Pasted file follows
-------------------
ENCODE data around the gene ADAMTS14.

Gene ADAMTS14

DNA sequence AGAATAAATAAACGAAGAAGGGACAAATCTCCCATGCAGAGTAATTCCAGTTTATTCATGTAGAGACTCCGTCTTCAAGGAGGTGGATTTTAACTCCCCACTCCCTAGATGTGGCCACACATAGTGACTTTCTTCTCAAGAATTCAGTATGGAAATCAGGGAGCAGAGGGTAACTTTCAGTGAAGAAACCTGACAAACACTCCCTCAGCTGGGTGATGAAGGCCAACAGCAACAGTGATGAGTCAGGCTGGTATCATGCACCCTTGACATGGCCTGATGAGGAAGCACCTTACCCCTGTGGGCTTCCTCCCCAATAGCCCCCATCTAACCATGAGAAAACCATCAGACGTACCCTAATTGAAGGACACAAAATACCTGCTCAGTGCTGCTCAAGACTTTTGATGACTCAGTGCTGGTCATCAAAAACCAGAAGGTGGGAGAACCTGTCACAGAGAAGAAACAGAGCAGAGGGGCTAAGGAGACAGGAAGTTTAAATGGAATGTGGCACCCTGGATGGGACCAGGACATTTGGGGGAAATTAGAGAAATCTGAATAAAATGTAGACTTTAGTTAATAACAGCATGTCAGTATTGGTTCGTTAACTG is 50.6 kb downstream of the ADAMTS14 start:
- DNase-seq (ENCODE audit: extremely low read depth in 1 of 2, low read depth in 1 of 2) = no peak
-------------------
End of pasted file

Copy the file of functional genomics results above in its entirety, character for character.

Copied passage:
ENCODE data around the gene ADAMTS14.

Gene ADAMTS14

DNA sequence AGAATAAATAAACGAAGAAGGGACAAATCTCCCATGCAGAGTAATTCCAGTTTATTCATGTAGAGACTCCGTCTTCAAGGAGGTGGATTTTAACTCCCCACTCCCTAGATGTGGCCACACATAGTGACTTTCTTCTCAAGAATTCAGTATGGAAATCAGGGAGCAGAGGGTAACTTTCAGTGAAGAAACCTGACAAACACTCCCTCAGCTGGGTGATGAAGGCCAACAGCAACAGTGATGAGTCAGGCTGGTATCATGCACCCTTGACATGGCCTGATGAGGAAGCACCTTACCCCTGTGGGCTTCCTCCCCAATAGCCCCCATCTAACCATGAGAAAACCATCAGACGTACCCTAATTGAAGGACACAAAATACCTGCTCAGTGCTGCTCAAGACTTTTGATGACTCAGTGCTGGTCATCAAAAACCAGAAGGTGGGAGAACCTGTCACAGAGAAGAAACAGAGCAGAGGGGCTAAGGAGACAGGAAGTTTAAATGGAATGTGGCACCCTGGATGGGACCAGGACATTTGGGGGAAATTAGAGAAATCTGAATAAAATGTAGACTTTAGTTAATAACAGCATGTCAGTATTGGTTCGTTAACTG is 50.6 kb downstream of the ADAMTS14 start:
- DNase-seq (ENCODE audit: extremely low read depth in 1 of 2, low read depth in 1 of 2) = no peak